“All of my adult life,” he said, with obvious pride. 


Dzhugashvili had come up north to this very honey plant, the largest in the region, and brought with him the age-old secrets of Georgian honey making.  Starting out as a mere smoker — “He who smokes the bees from their hives,” he explained — Dzhugashvili slowly rose to head smoker, and then senior head smoker, and then junior foreman, and then foreman, and then senior foreman’s brother-in-law, when his sister married.  It was, he assured the doctor, “a most prestigious post.  Prianik?”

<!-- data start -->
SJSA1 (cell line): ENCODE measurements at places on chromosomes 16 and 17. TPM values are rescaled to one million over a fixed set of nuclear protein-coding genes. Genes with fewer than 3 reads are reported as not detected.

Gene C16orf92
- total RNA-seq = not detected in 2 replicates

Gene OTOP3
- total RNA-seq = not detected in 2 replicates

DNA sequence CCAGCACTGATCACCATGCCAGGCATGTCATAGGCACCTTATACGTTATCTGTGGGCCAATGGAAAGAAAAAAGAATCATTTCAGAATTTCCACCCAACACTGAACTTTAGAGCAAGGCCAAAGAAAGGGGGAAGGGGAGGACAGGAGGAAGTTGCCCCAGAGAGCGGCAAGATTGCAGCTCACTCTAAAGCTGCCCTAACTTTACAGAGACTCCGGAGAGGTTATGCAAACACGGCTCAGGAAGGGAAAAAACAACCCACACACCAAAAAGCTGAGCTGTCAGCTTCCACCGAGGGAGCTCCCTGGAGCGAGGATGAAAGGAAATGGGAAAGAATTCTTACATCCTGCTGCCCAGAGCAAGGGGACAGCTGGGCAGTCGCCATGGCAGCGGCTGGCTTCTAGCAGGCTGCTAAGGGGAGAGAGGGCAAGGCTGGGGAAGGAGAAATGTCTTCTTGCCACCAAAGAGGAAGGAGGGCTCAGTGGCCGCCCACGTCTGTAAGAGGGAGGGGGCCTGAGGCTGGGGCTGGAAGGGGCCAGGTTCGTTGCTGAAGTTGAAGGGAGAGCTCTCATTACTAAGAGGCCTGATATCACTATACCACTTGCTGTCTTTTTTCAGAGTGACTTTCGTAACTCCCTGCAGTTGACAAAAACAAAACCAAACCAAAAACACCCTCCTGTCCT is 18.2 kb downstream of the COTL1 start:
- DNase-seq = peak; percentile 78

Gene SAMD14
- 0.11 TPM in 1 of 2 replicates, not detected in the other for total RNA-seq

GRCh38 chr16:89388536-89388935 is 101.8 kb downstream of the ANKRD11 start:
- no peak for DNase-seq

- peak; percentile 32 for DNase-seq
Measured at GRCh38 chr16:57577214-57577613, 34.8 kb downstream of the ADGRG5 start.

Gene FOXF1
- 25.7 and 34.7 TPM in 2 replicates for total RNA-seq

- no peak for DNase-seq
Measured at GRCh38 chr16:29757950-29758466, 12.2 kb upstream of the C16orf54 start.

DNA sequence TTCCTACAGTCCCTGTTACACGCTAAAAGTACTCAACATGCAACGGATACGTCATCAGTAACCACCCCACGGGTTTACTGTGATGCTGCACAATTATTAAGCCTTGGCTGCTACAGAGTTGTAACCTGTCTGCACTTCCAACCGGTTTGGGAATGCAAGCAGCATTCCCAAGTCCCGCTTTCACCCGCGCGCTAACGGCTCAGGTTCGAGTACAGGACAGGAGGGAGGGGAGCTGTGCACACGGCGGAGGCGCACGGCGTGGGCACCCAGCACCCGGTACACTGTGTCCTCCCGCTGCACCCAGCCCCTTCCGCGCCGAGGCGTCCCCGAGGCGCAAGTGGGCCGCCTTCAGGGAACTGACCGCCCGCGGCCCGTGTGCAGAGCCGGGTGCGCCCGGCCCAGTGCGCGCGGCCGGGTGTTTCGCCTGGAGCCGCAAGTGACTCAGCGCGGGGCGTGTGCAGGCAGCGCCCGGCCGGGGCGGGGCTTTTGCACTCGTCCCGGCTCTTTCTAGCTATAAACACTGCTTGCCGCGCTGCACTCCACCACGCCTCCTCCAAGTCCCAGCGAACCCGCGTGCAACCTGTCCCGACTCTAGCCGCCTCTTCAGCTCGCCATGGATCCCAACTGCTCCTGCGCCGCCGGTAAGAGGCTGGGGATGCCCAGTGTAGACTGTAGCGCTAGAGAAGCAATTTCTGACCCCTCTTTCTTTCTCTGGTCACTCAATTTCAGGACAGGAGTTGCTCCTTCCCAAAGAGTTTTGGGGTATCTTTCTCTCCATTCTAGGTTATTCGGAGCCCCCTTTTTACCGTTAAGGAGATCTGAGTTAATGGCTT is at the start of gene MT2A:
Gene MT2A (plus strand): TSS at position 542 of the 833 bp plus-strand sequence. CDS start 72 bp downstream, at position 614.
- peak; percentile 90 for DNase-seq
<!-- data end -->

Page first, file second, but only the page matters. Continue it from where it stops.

“No, thank you.”


“They’re fresh from the baker,” said the Georgian, jiggling the basket of biscuits beneath Galashnikov’s nose.  “Are you sure?”


“Please, Mikhail Papavich, I must speak with you about Misha Temkin.”


Dzhugashvili sighed and set the basket down.  “Alas, poor Temkin.”


“You knew him well?”


“Apparently, no.”


“But he worked for you?”


“For three years, yes.  Such a young boy.  A bit sullen at times, but friendly enough, and!  He was a master honey man in the making.  His was a nascent ability to tell honey apart by colour or smell.  Either sufficed, and he would tell you the texture and taste, and species of flower.  Had he only stayed away from that riff-raff scoundrel Ovitch, Temkin could have gone far here at the honey plant.”